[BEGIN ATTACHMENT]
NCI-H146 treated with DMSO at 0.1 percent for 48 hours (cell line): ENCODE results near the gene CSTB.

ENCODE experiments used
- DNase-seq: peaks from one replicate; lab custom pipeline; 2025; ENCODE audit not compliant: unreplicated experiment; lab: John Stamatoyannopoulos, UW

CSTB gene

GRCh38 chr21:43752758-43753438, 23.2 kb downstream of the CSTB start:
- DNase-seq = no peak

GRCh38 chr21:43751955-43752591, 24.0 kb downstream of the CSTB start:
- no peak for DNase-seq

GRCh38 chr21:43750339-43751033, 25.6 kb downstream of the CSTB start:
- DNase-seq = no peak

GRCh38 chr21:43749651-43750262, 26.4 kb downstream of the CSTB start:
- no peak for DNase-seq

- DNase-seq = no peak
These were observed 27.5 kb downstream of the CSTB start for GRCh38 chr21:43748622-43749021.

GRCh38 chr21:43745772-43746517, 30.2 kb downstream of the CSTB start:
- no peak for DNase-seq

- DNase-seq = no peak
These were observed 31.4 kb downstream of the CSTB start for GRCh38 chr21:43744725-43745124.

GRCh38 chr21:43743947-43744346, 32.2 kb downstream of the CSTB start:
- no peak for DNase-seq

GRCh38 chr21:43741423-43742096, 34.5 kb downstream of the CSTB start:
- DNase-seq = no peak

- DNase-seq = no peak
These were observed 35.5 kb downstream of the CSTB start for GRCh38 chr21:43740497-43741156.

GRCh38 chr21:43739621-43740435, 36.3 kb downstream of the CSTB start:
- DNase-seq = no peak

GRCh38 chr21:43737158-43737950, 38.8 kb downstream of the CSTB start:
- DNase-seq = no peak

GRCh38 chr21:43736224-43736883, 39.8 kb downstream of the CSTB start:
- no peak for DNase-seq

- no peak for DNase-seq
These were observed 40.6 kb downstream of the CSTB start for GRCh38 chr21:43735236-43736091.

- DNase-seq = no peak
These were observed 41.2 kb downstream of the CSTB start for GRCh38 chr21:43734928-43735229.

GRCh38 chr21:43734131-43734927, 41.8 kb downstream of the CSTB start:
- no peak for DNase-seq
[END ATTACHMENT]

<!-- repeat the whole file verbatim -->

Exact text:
NCI-H146 treated with DMSO at 0.1 percent for 48 hours (cell line): ENCODE results near the gene CSTB.

ENCODE experiments used
- DNase-seq: peaks from one replicate; lab custom pipeline; 2025; ENCODE audit not compliant: unreplicated experiment; lab: John Stamatoyannopoulos, UW

CSTB gene

GRCh38 chr21:43752758-43753438, 23.2 kb downstream of the CSTB start:
- DNase-seq = no peak

GRCh38 chr21:43751955-43752591, 24.0 kb downstream of the CSTB start:
- no peak for DNase-seq

GRCh38 chr21:43750339-43751033, 25.6 kb downstream of the CSTB start:
- DNase-seq = no peak

GRCh38 chr21:43749651-43750262, 26.4 kb downstream of the CSTB start:
- no peak for DNase-seq

- DNase-seq = no peak
These were observed 27.5 kb downstream of the CSTB start for GRCh38 chr21:43748622-43749021.

GRCh38 chr21:43745772-43746517, 30.2 kb downstream of the CSTB start:
- no peak for DNase-seq

- DNase-seq = no peak
These were observed 31.4 kb downstream of the CSTB start for GRCh38 chr21:43744725-43745124.

GRCh38 chr21:43743947-43744346, 32.2 kb downstream of the CSTB start:
- no peak for DNase-seq

GRCh38 chr21:43741423-43742096, 34.5 kb downstream of the CSTB start:
- DNase-seq = no peak

- DNase-seq = no peak
These were observed 35.5 kb downstream of the CSTB start for GRCh38 chr21:43740497-43741156.

GRCh38 chr21:43739621-43740435, 36.3 kb downstream of the CSTB start:
- DNase-seq = no peak

GRCh38 chr21:43737158-43737950, 38.8 kb downstream of the CSTB start:
- DNase-seq = no peak

GRCh38 chr21:43736224-43736883, 39.8 kb downstream of the CSTB start:
- no peak for DNase-seq

- no peak for DNase-seq
These were observed 40.6 kb downstream of the CSTB start for GRCh38 chr21:43735236-43736091.

- DNase-seq = no peak
These were observed 41.2 kb downstream of the CSTB start for GRCh38 chr21:43734928-43735229.

GRCh38 chr21:43734131-43734927, 41.8 kb downstream of the CSTB start:
- no peak for DNase-seq